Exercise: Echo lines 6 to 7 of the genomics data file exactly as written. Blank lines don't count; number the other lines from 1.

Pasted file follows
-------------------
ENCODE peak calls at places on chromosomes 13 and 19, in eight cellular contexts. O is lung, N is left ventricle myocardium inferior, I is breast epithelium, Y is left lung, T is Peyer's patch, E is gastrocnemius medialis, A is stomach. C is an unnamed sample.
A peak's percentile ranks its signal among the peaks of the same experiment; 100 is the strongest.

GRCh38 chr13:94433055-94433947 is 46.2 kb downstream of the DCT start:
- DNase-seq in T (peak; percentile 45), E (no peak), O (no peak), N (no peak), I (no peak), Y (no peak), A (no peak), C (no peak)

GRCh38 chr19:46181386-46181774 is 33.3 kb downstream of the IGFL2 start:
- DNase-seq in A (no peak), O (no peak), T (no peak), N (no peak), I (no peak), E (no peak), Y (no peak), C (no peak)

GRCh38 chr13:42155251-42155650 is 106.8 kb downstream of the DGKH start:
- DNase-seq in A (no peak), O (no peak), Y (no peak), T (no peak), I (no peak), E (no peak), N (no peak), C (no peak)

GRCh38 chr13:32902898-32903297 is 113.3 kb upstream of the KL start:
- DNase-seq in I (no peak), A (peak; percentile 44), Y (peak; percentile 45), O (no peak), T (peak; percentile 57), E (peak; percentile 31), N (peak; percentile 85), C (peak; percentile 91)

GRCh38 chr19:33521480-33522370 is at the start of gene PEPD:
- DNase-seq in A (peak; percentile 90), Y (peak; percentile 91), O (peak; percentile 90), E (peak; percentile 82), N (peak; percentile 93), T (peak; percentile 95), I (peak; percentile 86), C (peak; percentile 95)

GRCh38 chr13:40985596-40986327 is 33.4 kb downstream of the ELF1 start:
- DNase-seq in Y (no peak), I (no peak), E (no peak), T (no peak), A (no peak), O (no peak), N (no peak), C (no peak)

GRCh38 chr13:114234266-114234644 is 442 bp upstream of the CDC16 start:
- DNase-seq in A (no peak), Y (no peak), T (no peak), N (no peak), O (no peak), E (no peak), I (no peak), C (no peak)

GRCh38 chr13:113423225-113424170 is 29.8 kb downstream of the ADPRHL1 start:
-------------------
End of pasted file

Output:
- DNase-seq in A (no peak), O (no peak), T (no peak), N (no peak), I (no peak), E (no peak), Y (no peak), C (no peak)

GRCh38 chr13:42155251-42155650 is 106.8 kb downstream of the DGKH start: